The women spread a black cloth across a main street in Sana'a and threw their full-body veils, known as makrama, on to a pile, sprayed it with oil and set it ablaze. As the flames rose, they chanted: "Who protects Yemeni women from the crimes of the thugs?"This traditional Bedouin way to call for help proves once again that nonviolent methods are anything but passive. Seeing these women in Yemen signaling to be saved from the violence engulfing their society made me feel that I ought to be doing something similar. But who can save us, except ourselves?
Women have taken a key role in the uprising against President Ali Abdullah Saleh's authoritarian rule. This month the Yemeni activist Tawakkul Karman was awarded the Nobel peace prize along with two Liberian women, for their struggle for women's rights.
A two-time Iraq war vet was knocked out and had his skull cracked by a tear gas canister -- that was in Oakland, CA, near where I grew up and where my family lives, not the West Bank of occupied Palestine. I saw one report suggesting that up to 16 different jurisdictions had sent their law enforcement officers to Oakland last night ("For practice," says my husband), and that Scott Olsen, 24, may have been shot by a Palo Alto policeman.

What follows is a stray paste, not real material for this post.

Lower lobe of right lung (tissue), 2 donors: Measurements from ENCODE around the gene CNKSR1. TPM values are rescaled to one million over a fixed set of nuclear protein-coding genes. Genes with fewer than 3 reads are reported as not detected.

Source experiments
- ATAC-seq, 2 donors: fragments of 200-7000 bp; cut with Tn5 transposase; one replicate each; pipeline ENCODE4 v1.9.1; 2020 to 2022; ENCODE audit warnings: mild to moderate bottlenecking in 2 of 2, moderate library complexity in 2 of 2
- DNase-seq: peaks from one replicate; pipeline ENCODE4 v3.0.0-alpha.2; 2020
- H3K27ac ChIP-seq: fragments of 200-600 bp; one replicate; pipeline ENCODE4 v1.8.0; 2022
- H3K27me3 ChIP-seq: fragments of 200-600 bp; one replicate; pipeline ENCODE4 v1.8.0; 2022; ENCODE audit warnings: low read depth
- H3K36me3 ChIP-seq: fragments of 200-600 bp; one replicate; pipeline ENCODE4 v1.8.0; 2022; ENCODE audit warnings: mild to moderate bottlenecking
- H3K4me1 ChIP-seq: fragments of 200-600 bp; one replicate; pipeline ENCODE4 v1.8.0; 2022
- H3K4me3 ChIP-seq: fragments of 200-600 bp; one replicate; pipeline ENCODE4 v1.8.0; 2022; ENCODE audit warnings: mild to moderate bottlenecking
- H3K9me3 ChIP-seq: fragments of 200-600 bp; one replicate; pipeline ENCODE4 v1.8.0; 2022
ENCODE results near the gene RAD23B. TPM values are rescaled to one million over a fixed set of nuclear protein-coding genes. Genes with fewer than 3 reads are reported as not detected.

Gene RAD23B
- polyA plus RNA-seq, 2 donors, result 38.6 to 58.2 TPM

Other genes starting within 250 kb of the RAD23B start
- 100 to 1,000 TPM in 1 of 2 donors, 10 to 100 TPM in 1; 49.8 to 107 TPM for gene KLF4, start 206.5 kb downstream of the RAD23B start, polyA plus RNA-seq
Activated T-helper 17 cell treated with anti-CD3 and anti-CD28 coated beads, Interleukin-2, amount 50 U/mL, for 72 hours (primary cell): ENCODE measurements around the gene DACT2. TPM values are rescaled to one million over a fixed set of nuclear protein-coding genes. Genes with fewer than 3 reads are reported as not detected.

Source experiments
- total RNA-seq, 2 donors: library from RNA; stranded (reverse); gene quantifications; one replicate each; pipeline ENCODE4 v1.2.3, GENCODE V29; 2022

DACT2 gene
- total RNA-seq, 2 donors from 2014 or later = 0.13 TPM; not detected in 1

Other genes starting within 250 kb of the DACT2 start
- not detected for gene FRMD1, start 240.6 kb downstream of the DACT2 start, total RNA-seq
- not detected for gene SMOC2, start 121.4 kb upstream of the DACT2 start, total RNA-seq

For those of you not familiar with the SF bay area, here's a map showing how close these two cities are together. Not very.
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Mark again: "I wonder if they are clearing out the ones in warm places first, because they won't have winter to drive people out." Hmm, interesting theory: Denver, San Francisco, Atlanta and Oakland are on the hit parade. NYC has had its flare ups, including massive arrests, but as yet none of the occupation site has been torn down. Why did NYC's Liberty Plaza owner back down on needing to "clean" the space? Was it really the numbers swelling early that morning, with the unions marching down en masse in support? Or a wait until they're already freezing strategy that made city officials turn on a dime.
What made Oakland, CA think it could get away with treating the occupation like a violent mob? It appears that the reports of people throwing paint and maybe other projectiles at the police are true. I also heard that a rape was followed by a vigilante-style beating within the last few days. I'm not excusing the decades of police brutality practiced in Oakland, don't get me wrong. But I am analyzing the unfolding drama of the occupations, and what they mean, and how they work.
Isn't perfectly clear that the self-discipline and nonviolence of Tahrir Square made it possible for people bring their whole families, and for the numbers swell into the millions -- and that police can do little to control such crowds?
Make nonviolent action, not war.